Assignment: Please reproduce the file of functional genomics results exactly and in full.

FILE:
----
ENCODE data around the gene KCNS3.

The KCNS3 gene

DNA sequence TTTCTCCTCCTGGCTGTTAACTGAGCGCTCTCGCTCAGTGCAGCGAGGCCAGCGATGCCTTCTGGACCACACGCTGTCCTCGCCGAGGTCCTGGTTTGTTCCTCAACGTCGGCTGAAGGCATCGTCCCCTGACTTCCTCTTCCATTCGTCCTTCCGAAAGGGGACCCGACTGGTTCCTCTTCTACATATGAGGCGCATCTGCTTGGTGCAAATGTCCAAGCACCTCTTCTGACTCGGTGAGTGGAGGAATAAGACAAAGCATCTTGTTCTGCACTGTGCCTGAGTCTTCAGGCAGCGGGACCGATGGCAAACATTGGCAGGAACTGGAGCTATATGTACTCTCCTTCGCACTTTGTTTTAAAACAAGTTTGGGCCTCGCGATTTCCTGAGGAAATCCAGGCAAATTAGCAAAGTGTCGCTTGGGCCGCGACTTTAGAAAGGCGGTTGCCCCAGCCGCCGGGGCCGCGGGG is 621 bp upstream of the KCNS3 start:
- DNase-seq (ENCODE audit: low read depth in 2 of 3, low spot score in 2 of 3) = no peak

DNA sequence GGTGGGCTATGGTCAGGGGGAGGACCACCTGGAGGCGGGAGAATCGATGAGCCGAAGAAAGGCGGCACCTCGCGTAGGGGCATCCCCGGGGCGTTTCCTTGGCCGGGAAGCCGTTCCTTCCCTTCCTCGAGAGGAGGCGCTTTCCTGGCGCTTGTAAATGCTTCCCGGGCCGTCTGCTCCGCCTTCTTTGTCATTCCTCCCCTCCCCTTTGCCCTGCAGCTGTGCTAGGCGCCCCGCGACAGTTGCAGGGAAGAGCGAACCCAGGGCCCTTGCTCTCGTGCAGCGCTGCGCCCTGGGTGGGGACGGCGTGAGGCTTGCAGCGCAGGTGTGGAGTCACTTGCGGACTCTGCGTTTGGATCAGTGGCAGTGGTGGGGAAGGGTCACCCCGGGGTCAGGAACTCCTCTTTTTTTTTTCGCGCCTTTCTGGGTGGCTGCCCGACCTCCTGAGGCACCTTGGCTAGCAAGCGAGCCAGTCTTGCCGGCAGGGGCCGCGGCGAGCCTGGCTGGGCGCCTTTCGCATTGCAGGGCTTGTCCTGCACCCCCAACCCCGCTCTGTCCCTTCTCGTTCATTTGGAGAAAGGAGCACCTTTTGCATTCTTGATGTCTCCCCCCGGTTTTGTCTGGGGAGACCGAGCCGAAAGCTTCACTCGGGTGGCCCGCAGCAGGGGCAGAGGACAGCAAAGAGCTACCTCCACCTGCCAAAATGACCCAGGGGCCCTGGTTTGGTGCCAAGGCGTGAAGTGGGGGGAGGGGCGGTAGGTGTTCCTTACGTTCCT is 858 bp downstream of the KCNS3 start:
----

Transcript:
ENCODE data around the gene KCNS3.

The KCNS3 gene

DNA sequence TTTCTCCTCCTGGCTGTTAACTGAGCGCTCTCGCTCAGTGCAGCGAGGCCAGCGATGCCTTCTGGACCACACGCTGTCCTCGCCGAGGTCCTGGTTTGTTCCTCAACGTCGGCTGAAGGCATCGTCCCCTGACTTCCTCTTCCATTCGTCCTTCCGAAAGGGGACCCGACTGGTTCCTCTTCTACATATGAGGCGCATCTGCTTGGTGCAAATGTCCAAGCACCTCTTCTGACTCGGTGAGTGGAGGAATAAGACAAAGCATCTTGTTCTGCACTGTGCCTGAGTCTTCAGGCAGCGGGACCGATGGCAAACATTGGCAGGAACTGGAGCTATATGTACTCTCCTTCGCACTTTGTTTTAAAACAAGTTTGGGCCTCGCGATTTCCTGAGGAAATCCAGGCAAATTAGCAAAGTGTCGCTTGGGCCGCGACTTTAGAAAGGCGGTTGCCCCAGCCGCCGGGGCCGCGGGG is 621 bp upstream of the KCNS3 start:
- DNase-seq (ENCODE audit: low read depth in 2 of 3, low spot score in 2 of 3) = no peak

DNA sequence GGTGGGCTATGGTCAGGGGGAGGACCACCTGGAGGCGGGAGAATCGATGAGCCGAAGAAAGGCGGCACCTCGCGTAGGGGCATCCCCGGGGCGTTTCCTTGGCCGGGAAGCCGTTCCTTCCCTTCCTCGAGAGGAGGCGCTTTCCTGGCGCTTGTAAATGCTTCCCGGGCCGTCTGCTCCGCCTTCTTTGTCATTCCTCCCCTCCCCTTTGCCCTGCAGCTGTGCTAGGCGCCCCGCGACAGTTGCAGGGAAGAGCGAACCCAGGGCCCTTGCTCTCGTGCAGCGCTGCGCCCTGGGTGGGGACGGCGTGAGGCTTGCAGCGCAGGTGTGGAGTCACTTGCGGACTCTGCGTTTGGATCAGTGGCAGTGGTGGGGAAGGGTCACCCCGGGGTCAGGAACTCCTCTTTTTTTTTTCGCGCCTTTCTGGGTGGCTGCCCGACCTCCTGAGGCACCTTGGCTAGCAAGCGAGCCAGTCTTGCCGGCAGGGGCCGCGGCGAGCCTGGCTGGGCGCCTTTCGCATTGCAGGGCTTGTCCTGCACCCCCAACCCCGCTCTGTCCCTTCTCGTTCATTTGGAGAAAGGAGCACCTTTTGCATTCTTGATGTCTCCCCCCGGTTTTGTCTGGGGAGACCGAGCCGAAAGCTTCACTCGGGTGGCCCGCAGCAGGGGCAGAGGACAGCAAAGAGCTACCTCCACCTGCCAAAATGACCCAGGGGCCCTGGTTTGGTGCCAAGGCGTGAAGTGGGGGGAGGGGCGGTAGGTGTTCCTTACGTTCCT is 858 bp downstream of the KCNS3 start: